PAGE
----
Cantinflas: 1911-1993: Actor, Comedian
Cantinflas: 1911-1993: Actor, comedian
The comedic Mexican actor Cantinflas was one of Latin-America's most popular cinematic figures. Using both physical and verbal comedy, Cantinflas embodied the everyday Mexican. His half-century career included 49 films, including the American films Around the World in Eighty Days and Pepe. His comedic journey began in 1930 as a performer in the carpas (travelling, vaudevillian tent shows showcasing a variety of performers). In the carpas, and later in his film career, the young performer created and polished his character, the disheveled underdog known to the world as Cantinflas. Through this character and the use of nonsensical verbal comedy, he lanced the privileged and wealthy classes of Mexican culture.
Came From Humble Beginnings
Cantinflas was born Mario Moreno Reyes on August 12, 1911, in Mexico City, Mexico. Moreno was the sixth of twelve sons and three daughters born to Jose and Maria (Guizar) Moreno. Although he grew up in a poor section of Mexico City, Cantinflas was privileged enough to attend good schools, like the Bartolome de las Casas School. More interested in the street life than in his books, Cantinflas often cut class to watch street performers and eventually performed himself. It was here that he found the skills that he would later need in a career of entertaining audiences.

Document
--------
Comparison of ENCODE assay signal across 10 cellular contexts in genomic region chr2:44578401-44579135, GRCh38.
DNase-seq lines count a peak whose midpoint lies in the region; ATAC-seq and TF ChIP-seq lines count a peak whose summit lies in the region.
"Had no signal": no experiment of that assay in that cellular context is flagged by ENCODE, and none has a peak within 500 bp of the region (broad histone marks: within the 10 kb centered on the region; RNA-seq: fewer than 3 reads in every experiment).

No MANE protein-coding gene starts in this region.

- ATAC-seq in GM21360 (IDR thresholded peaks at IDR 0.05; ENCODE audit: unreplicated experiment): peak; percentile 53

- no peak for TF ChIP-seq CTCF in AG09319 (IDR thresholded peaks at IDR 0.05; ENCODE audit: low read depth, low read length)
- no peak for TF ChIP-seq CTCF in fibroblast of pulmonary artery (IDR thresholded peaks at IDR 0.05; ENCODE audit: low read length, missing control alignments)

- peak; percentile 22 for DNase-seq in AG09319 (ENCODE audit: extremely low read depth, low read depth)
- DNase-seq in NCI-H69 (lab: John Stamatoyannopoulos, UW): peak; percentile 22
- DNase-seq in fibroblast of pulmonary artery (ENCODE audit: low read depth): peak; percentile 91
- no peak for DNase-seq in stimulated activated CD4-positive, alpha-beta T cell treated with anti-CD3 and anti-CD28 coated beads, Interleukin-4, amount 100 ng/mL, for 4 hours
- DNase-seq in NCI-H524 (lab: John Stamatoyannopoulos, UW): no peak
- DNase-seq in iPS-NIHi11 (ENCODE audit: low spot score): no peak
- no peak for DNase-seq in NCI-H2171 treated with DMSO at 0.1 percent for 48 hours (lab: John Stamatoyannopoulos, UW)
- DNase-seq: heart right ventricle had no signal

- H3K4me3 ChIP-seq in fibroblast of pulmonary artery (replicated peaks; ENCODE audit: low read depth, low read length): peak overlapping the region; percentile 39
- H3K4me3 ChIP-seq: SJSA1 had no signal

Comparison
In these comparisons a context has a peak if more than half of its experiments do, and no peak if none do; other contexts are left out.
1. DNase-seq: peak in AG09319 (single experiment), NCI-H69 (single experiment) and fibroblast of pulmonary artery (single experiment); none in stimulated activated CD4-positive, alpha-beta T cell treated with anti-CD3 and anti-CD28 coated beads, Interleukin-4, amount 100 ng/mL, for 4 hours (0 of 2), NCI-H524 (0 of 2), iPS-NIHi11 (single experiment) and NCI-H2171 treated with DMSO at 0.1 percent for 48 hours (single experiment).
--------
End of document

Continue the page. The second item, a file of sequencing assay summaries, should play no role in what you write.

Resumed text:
As a child in the streets, Cantinflas learned how to play to the crowds. He won several contests with the valero, a ball-and-stick toy, and made small change as a child by singing and dancing. More importantly, he became closely familiar with the effects of destitution and the ravages of poverty. Both lessons would influence his work as a performer.
At fifteen, he entered the national agricultural school at Chapingo, but soon was tempted back to performing. He ran away from the school to join a carpa as a dance performer. In the carpas, Cantinflas found the excitement he desired. Colorful characters, loud, raucous audiences, and the reward of a clapping hand held the young performer captive for the rest of his life. He attempted to return home, but soon ran away again and joined the Campania Novel in Tacambara as a dancer.
At a Glance . . .
Born Mario Moreno Reyes on August 12, 1911, in Mexico City, Mexico; died on April 20, 1993, in Mexico City, Mexico; married Valentina Subareff, 1937 (died 1966); children: one son.